Dollar heads for best month since February with rebound
Send a link to a friend
[October 31, 2017]
By Jemima Kelly
LONDON (Reuters) - The dollar brushed off
news that investigators had charged U.S. President Donald Trump's former
campaign manager on Tuesday, putting it on track for its best month
It had earlier slipped to an 11-day low against the yen, as investors
turned cautious following news that Paul Manafort and another Trump
aide, Rick Gates, had been charged in a probe into Russian interference
during last year's elections.
But it recovered to trade up 0.2 percent on the day against the Japanese
currency - which is often sought at times of political or financial
uncertainty - at 113.40 yen <JPY=>.
"Markets have got used to every now and again having a bad Trump story,"
UBS Wealth Management currency strategist Constantin Bolz in Zurich,
Against a basket of major currencies, the dollar had also slipped <.DXY>,
but recovered to trade up 0.1 percent on the day and was on set for its
best month since February with a 1.5 percent climb.
The greenback has been boosted by talk that the next chair of the U.S.
Federal Reserve could take a more hawkish direction, as well as hopes
that Trump could push through tax reform plans.
It has also been lifted by weakness in the euro, which was heading for
its worst month since February after the European Central Bank's
extension of its asset purchase program.
[to top of second column]
The fact that the ECB would continue to keep policy loose for the next nine
months, Bolz said, meant that weaker-than-expected euro zone inflation data -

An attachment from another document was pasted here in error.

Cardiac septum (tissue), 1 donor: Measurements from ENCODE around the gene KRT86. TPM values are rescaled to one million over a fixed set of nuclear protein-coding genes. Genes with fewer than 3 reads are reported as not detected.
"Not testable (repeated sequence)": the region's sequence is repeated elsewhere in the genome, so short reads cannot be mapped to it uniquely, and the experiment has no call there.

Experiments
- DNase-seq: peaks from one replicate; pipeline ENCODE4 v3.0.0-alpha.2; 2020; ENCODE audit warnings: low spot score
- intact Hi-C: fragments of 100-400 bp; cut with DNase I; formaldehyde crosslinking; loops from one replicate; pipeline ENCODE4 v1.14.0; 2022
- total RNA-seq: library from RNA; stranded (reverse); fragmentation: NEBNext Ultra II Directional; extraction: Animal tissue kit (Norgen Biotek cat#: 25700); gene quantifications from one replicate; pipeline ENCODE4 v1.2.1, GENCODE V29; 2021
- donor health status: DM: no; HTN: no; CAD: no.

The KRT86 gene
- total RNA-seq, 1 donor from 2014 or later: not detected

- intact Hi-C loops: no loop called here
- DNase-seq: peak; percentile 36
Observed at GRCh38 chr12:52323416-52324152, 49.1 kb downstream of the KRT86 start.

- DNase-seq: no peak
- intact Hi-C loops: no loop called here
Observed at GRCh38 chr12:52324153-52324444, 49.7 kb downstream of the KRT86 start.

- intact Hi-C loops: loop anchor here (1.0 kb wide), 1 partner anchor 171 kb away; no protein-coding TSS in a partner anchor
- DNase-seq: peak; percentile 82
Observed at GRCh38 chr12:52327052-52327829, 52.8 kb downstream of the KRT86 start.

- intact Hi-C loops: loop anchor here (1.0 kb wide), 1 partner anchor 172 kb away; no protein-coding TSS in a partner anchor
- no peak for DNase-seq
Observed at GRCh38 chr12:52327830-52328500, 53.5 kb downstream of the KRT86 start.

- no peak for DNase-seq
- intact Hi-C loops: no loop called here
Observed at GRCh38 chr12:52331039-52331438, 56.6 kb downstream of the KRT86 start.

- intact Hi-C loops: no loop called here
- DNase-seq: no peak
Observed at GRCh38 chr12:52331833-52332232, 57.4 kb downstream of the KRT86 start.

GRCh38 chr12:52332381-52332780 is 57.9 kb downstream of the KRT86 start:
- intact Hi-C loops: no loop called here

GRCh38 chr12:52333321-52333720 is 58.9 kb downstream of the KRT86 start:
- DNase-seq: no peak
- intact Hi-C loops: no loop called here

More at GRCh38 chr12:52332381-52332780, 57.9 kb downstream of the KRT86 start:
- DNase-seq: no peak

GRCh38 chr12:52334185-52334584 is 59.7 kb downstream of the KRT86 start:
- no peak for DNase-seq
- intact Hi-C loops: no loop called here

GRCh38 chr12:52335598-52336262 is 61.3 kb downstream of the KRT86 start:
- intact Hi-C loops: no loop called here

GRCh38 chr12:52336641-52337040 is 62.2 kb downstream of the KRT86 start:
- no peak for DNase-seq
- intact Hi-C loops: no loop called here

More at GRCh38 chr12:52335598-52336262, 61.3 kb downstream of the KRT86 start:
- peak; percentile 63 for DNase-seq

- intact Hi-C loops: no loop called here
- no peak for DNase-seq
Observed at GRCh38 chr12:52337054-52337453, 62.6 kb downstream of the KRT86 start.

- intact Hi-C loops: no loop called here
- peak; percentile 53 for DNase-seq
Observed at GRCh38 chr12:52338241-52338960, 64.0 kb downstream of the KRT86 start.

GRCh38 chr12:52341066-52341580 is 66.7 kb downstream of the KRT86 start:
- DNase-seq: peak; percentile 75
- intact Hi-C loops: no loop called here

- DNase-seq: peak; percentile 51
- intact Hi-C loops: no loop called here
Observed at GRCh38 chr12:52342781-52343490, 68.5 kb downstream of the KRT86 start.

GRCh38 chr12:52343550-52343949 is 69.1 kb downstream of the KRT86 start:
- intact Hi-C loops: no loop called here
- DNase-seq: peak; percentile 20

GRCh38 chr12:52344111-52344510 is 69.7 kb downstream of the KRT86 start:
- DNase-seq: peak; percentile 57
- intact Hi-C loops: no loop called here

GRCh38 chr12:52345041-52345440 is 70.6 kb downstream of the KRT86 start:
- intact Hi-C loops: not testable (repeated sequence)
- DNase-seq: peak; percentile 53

which showed price growth at 1.4 percent year-on-year - had little impact on the
single currency, which was trading down 0.2 percent at $1.1632 <EUR=>.
Some analysts said speculation that Fed Governor Jerome Powell was likely to
become the next Fed chair - rather than economist John Taylor, who is considered
the most hawkish of the candidates - was limiting dollar strength.
But Societe Generale strategist Kit Juckes, in London, said the main restraint
on further strength was Treasury yields.
"This is almost gravity reasserting itself," he said. "Maybe I can take politics
as the excuse, or Jerome Powell being favorite rather than John Taylor to run
the Fed, but through all of it the underlying story is that bond yields are
capped by a very low rate cycle and a lack of inflation."
The yen showed limited reaction after the Bank of Japan kept its monetary policy
steady on Tuesday, as widely expected, while slightly lowering its inflation
forecast for the current fiscal year.
(Reporting by Jemima Kelly; Additional reporting by Masayuki Kitanon in
Singapore; Editing by Larry King and Alexander Smith)
[© 2017 Thomson Reuters. All rights
Copyright 2017 Reuters. All rights reserved. This material may not be published,
broadcast, rewritten or redistributed.